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Thursday 30 March 2023 Dublin: 10°C
# Vaccines
NIAC recommends booster mRNA dose for care home residents and over 80s
The booster can be given six months after the initial vaccine course was completed.

LAST UPDATE | Sep 8th 2021, 8:32 PM

THE NATIONAL IMMUNISATION Advisory Committee (NIAC) has recommended that a booster vaccine dose against Covid-19 be given to over 65s living in residential care and anyone over the age of 80.

NIAC has recommended a booster dose of an mRNA vaccine for the two groups, even if their first vaccine was an adeno-viral vector like AstraZeneca.

The booster dose can be given after an interval of six months after the primary vaccination course was completed.

NIAC issued its recommendation to Chief Medical Officer Dr Tony Holohan, who endorsed the advice. 

A statement from the Department of Health outlined that “in coming to their recommendations, NIAC considered the emerging evidence relating to decreasing immunity, vaccine effectiveness of a booster dose against the Delta variant of Covid-19 in protecting against serious disease including hospitalisations, ICU admissions and death, as well as safety data in respect of a booster dose”.

It also considered “global vaccine equity and upholding the principles of minimising harm, fairness and moral equality as outlined in the National Vaccine Allocation Framework”.

Minister for Health Stephen Donnelly said that “once again this week, we have seen some of the necessary public health restrictions eased thanks to the enormous efforts the Irish people have made to continue to follow the public health advice and, in particular in relation to our amazing levels of vaccine uptake”.

“Vaccination remains our pathway out of this pandemic, and as with the earlier phases of our vaccination programme, this update to the programme ensures that we continue to prioritise our most at risk loved ones from the risks posed by Covid-19,” Donnelly said.

“I am aware that operationalising these updates to our vaccination programme will take a short period of time. I will continue to work with my Department, the HSE and the High-Level Task Force to implement these recommendations as safely and efficiently as possible.”

Nursing Homes Ireland (NHI) has welcomed the news that boosters will be rolled out to nursing home residents. 

NHI CEO Tadhg Daly said the organisation commenced engagement in July with Government ministers, the HSE and the National Immunisation Office regarding rollout of a booster programme for nursing home residents. 

“Today’s announcement is very welcome, with spread of the virus within our communities posing a continuing threat to nursing home residents,” Daly said. 

He added that “clarity is required regarding the status for residents in nursing homes who are under 65 years of age, together with healthcare workers, who were excluded from today’s announcement”. 

In August, the HSE said it intended to retain its vaccination infrastructure until the end of the year to facilitate any potential booster campaign.

A total of 6,951,760 doses of vaccines against Covid-19 have been administered in Ireland up to yesterday.

World Health Organization

The news from the Health Minister comes as the World Health Organization today called for countries to avoid giving out extra Covid jabs until year-end, pointing to the millions worldwide who have yet to receive a single dose.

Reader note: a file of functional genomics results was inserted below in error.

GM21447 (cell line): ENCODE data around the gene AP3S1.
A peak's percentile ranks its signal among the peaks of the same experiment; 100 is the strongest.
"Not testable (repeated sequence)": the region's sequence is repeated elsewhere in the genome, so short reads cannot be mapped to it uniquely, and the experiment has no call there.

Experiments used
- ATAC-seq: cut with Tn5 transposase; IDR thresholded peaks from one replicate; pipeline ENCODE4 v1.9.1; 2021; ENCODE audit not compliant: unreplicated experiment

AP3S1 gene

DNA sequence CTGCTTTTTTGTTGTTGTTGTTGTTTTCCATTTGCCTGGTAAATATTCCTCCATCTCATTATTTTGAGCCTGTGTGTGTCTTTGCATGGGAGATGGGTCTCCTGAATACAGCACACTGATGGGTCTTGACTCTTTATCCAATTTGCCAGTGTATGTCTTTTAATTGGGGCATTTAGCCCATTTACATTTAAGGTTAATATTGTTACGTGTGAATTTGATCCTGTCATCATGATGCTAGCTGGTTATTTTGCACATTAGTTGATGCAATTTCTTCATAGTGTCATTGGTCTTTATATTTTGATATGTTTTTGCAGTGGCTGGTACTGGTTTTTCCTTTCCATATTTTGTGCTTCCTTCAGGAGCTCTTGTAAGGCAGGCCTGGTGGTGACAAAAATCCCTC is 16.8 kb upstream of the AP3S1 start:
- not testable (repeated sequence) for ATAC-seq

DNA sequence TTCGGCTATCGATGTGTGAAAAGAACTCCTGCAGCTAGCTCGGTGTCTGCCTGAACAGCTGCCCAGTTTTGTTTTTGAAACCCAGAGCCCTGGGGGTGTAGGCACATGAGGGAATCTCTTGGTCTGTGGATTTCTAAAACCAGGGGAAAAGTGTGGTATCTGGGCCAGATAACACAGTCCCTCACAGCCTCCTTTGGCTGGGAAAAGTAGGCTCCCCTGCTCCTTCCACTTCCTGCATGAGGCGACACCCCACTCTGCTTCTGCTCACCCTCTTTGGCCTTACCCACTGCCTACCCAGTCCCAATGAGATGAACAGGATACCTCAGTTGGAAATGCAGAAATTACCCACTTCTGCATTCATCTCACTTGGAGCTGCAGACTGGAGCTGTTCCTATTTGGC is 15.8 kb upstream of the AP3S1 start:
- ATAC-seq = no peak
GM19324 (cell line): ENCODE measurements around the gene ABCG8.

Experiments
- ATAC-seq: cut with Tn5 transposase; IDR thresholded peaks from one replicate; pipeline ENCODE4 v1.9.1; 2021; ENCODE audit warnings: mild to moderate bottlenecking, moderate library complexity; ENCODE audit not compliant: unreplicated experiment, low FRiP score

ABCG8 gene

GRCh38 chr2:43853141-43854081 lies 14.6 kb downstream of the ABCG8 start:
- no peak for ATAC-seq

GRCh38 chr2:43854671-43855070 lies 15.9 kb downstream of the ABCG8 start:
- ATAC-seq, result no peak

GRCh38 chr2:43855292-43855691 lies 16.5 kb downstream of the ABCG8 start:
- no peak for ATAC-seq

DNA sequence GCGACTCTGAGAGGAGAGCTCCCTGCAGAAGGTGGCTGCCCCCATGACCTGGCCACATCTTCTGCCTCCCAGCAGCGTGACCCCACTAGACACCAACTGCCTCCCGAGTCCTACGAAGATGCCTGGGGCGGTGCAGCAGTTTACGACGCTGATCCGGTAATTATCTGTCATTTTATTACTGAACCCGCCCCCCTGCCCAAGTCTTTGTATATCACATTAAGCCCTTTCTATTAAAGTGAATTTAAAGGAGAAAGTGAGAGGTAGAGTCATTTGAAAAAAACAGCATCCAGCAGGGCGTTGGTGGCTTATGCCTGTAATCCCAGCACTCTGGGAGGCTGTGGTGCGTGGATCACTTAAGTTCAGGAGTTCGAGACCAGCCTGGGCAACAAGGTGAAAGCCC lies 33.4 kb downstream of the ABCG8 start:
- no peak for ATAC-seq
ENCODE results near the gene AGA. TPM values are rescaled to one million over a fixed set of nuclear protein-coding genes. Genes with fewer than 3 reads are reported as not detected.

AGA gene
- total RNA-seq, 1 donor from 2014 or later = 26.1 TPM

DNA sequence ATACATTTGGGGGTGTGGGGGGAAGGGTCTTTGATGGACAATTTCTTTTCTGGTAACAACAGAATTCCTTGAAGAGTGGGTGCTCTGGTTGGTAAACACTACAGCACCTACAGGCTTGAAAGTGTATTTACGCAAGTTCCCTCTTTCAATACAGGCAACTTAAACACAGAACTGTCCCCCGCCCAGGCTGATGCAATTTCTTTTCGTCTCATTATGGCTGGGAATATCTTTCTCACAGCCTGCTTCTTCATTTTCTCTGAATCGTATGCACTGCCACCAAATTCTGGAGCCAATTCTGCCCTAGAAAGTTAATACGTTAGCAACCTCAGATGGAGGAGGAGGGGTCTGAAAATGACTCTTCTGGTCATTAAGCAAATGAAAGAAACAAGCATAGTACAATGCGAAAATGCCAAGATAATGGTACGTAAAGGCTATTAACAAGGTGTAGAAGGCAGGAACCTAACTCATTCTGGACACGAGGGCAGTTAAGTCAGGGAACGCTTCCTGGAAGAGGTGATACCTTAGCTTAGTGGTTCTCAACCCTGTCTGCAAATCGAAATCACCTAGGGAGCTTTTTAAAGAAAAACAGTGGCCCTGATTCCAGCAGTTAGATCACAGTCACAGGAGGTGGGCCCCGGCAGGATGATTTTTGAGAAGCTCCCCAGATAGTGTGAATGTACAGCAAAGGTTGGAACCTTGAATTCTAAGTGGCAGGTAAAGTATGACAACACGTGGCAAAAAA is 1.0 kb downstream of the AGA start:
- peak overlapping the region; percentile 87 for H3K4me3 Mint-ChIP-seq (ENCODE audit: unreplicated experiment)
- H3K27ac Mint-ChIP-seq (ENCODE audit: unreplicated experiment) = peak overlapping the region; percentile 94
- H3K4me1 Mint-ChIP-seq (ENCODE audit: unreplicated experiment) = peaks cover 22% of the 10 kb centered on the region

“I will not stay silent when the companies and countries that control the global supply of vaccines think the world’s poor should be satisfied with leftovers,” WHO chief Tedros Adhanom Ghebreyesus told journalists.

Speaking from WHO’s headquarters in Geneva, Tedros urged wealthy countries and vaccine makers to prioritise getting the first jabs to health workers and vulnerable populations in poorer nations over boosters.

“We do not want to see widespread use of boosters for healthy people who are fully vaccinated,” he said.

The WHO called last month for a moratorium on Covid-19 vaccine booster shots until the end of September to address the drastic inequity in dose distribution between rich and poor nations.

But Tedros acknowledged today that there had “been little change in the global situations since then.

“So today I am calling for an extension of the moratorium until at least the end of the year,” he said.

It was confirmed last month that Irish people have donated more than one million Covid-19 vaccines to people in some of the world’s poorest countries.

The ‘Get a Vaccine, Give a Vaccine’ campaign has raised more than €2.5 million since it was launched earlier this summer.

The appeal urges people getting vaccinated in Ireland to give a vaccine to people in poorer nations.

As a result of the campaign, one million vaccine doses will now be delivered to healthcare workers and vulnerable people in countries with little or no access to vaccines. 

Around €4.48 allows UNICEF to deliver two doses of a Covid-19 vaccine to someone in a country facing a humanitarian crisis.

The support in Ireland for the campaign is helping UNICEF to lead the largest-ever vaccine procurement and supply operation as part of the global COVAX programme.

COVAX has delivered over 175 million doses to 138 countries since March. It aims to secure enough vaccines this year for the most vulnerable 20% in every country, rich or poor.

With reporting by Hayley Halpin and © AFP 2021

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